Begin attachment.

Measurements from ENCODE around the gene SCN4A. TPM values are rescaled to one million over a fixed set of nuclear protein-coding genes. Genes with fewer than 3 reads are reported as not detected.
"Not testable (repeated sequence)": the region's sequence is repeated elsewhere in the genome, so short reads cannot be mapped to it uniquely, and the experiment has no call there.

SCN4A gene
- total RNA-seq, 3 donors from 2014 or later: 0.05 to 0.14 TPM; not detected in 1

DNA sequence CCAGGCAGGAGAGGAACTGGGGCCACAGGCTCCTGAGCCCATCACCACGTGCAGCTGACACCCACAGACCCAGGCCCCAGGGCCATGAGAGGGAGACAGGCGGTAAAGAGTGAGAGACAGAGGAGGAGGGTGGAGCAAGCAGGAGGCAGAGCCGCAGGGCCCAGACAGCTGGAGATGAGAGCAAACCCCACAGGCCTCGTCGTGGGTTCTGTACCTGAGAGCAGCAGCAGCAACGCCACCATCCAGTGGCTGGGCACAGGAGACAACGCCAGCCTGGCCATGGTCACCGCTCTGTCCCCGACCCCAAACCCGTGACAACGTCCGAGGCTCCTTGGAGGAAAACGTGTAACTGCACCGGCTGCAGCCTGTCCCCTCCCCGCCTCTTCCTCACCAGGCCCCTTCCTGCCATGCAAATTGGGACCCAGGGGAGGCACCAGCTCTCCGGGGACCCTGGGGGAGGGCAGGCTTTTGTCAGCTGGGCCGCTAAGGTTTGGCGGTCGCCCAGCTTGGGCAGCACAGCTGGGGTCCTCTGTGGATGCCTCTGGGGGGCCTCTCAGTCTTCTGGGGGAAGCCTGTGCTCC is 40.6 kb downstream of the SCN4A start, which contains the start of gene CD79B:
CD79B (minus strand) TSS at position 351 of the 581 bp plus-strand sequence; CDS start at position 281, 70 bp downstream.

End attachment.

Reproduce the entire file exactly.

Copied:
Measurements from ENCODE around the gene SCN4A. TPM values are rescaled to one million over a fixed set of nuclear protein-coding genes. Genes with fewer than 3 reads are reported as not detected.
"Not testable (repeated sequence)": the region's sequence is repeated elsewhere in the genome, so short reads cannot be mapped to it uniquely, and the experiment has no call there.

SCN4A gene
- total RNA-seq, 3 donors from 2014 or later: 0.05 to 0.14 TPM; not detected in 1

DNA sequence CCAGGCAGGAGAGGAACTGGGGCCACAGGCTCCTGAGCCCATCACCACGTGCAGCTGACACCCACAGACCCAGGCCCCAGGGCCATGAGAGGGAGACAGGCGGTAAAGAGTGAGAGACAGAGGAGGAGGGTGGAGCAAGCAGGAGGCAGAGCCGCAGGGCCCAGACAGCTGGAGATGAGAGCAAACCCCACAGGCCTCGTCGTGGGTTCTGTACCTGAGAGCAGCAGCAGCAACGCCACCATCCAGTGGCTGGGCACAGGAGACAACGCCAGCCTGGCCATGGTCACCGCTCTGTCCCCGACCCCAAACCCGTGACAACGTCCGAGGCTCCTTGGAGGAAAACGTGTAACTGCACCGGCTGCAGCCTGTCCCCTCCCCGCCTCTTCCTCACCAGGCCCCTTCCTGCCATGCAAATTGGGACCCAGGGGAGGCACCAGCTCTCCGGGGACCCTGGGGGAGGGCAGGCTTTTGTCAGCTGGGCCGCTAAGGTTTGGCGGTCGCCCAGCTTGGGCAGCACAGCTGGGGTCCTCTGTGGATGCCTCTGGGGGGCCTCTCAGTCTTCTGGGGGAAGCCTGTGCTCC is 40.6 kb downstream of the SCN4A start, which contains the start of gene CD79B:
CD79B (minus strand) TSS at position 351 of the 581 bp plus-strand sequence; CDS start at position 281, 70 bp downstream.